Choosing a Business Entity for Your Texas Small Business
There are seemingly countless varieties of business entities to select among when you’re starting a small business. You may feel overwhelmed by the options, unsure of which type of business will provide the greatest income and tax benefits for your particular endeavor. Below, you’ll find a summary of some of the most common types of business entities that you might choose when starting a business. Contact a Houston business law attorney with additional questions or for help in registering or choosing a business entity for your Texas business.
Common business entities in Texas
As you might guess from the name, sole proprietorships are owned by a single individual. There are no filing requirements to create a sole proprietorship, but business owners should file an assumed name certificate, or DBA, with the county clerk. Sole proprietorships do not provide protection from a lawsuit filed against the business, nor do they prevent the business’ creditors from seeking unpaid debts from the owners themselves.
Ownership of corporations is divided among shareholders. These shareholders elect a board of directors, who hire corporate officers to manage the business’ day-to-day operations. Corporations provide more protection from liability than sole proprietorships but require more formality in how the business is formed and operated. Corporation leadership must create bylaws, hold annual meetings and provide documentation of these meetings, and file tax returns for the business itself. The income of the corporation is also subject to double taxation, since the company’s profits are taxed, as are the profits paid to shareholders.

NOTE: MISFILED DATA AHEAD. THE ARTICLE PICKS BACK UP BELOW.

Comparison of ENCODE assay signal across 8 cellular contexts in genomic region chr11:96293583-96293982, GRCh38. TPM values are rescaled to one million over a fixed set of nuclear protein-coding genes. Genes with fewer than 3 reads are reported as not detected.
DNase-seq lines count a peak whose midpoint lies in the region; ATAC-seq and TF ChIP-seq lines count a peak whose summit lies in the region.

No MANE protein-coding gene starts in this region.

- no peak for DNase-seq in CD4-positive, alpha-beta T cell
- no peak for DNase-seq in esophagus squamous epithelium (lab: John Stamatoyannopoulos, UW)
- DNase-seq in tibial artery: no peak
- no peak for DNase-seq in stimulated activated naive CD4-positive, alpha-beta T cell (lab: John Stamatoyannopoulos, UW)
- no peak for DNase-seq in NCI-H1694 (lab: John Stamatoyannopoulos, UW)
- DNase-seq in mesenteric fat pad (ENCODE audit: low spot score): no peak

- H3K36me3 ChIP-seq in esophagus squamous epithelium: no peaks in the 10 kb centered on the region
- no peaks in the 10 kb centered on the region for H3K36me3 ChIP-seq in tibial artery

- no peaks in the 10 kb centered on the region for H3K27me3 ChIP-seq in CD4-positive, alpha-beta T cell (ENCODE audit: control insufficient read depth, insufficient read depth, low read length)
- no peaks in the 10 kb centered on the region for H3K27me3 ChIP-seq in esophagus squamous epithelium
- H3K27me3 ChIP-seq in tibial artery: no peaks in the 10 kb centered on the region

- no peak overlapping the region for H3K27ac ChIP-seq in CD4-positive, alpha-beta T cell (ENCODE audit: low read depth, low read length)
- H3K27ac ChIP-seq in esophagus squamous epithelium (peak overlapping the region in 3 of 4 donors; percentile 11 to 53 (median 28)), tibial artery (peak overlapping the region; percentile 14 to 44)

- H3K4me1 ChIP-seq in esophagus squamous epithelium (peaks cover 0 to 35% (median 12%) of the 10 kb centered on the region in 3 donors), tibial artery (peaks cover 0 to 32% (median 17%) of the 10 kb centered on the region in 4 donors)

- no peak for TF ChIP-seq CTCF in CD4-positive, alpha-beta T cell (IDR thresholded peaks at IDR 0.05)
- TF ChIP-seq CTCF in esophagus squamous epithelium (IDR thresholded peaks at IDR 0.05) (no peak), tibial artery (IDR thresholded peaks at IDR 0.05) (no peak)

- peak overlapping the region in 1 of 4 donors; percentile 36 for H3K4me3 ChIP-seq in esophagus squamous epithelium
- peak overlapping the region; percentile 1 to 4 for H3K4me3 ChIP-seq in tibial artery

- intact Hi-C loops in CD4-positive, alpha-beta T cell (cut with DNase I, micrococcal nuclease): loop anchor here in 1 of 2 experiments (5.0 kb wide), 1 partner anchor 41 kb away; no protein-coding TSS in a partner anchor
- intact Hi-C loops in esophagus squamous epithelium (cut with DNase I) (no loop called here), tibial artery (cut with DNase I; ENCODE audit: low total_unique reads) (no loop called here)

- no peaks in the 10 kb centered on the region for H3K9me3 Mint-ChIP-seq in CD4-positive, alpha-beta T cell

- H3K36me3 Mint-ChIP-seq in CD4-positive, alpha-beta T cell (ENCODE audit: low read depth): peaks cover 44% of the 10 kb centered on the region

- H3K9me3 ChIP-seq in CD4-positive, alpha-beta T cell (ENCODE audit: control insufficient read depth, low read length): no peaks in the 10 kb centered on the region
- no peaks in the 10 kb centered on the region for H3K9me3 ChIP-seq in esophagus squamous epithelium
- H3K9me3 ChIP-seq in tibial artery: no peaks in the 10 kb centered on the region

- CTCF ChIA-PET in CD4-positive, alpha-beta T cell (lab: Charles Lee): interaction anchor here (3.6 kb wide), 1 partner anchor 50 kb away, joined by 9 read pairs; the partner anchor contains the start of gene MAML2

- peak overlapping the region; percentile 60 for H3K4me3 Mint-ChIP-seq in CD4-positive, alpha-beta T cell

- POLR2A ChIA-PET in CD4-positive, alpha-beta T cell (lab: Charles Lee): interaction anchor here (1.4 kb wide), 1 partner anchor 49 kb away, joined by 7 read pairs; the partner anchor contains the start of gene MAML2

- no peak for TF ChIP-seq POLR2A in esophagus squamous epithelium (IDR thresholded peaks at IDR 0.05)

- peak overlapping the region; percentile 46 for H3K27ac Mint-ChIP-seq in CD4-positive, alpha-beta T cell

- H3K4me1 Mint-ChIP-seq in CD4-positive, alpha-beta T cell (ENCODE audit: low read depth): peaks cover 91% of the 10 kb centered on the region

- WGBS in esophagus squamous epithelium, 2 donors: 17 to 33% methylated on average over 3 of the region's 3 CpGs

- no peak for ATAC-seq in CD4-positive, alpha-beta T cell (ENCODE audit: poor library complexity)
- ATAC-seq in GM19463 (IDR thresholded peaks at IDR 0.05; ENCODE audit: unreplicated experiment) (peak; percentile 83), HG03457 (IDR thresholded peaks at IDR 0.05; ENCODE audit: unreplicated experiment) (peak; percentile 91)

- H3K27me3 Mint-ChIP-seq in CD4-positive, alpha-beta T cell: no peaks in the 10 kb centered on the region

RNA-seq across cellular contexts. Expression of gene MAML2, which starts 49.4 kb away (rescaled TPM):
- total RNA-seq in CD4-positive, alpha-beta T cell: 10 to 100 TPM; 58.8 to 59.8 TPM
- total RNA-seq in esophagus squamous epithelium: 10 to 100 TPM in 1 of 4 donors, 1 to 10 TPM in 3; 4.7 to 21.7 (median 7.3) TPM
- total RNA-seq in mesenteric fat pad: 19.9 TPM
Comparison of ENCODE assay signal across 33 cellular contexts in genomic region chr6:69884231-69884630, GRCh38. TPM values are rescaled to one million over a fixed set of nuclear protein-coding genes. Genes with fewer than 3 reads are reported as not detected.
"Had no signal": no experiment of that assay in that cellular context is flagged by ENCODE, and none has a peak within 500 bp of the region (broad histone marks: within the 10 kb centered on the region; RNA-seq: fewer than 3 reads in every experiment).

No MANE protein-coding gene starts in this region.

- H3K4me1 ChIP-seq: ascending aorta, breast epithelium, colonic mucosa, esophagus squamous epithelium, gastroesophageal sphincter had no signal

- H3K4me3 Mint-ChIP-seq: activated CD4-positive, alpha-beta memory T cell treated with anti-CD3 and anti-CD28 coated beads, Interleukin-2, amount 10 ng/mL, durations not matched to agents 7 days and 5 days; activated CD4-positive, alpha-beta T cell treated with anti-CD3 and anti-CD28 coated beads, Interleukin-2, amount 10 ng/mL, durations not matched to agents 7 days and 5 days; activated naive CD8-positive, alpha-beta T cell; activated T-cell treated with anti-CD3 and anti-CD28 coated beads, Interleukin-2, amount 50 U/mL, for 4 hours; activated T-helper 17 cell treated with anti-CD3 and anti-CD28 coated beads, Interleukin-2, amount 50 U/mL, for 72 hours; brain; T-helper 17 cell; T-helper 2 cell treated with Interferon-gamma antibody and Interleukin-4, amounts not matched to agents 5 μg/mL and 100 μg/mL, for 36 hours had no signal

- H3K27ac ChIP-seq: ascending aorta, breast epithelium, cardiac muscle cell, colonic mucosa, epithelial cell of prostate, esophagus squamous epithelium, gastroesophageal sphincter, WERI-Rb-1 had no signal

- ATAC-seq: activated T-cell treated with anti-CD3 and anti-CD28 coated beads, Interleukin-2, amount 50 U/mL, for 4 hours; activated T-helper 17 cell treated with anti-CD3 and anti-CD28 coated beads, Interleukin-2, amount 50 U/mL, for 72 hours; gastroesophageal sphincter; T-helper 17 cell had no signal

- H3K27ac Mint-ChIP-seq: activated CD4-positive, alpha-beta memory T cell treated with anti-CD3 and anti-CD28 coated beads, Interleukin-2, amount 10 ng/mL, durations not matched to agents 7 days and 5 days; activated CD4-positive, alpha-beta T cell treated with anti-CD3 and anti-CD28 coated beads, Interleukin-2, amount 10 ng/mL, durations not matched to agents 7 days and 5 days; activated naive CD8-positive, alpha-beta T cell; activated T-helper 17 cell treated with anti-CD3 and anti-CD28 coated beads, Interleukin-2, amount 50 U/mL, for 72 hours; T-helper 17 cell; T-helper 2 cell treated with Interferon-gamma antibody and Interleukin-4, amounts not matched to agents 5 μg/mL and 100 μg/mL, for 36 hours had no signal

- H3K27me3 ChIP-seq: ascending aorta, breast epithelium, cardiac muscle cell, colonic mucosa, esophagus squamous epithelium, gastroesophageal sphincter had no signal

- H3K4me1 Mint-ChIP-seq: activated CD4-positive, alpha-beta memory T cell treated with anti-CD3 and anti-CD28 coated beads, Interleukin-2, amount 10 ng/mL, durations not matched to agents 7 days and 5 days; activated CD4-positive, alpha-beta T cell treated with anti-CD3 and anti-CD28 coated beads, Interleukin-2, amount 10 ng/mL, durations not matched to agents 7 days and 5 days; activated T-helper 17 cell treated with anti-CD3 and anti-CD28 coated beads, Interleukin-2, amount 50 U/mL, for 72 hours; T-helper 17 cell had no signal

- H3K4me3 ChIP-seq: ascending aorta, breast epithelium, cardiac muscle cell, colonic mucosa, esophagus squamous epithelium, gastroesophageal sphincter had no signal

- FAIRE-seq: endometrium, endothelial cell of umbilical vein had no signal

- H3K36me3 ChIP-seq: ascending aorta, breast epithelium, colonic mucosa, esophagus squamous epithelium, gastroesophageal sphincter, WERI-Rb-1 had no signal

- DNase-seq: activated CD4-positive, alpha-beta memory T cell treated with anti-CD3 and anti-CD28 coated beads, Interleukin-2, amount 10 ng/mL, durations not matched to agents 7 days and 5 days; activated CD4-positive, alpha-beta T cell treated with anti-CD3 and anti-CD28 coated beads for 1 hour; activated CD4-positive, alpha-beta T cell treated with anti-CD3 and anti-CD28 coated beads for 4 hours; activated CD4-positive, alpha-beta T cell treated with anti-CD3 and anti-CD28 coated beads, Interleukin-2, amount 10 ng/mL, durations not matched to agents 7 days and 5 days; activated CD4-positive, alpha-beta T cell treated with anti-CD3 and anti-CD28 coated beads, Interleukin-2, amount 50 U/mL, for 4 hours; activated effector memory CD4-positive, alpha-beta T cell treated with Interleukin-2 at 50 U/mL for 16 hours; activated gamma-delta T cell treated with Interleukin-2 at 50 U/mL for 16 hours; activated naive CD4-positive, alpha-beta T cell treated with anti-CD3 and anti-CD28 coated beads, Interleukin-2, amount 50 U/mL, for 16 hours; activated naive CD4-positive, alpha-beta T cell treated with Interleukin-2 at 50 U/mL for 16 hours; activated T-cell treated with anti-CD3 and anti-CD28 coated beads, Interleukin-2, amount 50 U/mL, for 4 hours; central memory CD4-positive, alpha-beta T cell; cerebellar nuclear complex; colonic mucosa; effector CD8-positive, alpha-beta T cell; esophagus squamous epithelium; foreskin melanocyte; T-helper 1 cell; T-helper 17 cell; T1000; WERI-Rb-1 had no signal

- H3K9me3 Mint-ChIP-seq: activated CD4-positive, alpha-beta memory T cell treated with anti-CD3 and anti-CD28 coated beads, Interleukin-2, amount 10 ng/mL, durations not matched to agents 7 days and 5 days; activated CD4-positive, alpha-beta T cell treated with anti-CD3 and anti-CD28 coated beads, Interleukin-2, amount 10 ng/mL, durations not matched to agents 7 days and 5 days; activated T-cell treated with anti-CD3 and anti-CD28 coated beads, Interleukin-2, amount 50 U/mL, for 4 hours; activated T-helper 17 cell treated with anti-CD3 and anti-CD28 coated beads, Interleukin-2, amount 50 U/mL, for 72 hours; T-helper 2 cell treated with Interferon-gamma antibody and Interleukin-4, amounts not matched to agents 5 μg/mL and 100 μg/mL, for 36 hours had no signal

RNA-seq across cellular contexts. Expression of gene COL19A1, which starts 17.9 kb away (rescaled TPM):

Limited liability company (LLC)
This is the most commonly-selected business entity among Texas business owners. Owners are classified as members of the LLC, and they choose managers to execute day-to-day operations. Owners are protected from liability incurred by the business, which by default is taxed as a “pass-through” entity (i.e., only once). Owners must file with the Texas Secretary of State to create an LLC, but they do not need to comply with the same stringent formalities as a corporation.
Like a sole proprietorship, general partnerships allow two or more business owners to create their business entity without filing with the Secretary of State. Partners share all income of the business according to their share of ownership and are not protected from liabilities incurred by the business. Limited partnerships and limited liability partnerships offer opportunities for business owners to have some protection against debts owed by the business. A Texas business attorney can explain which form of partnership might be best for your needs.
For assistance with a business law related issue in Texas, contact the seasoned, professional, and detail-oriented Houston offices of Your Attorneys for a consultation at 713-463-6000.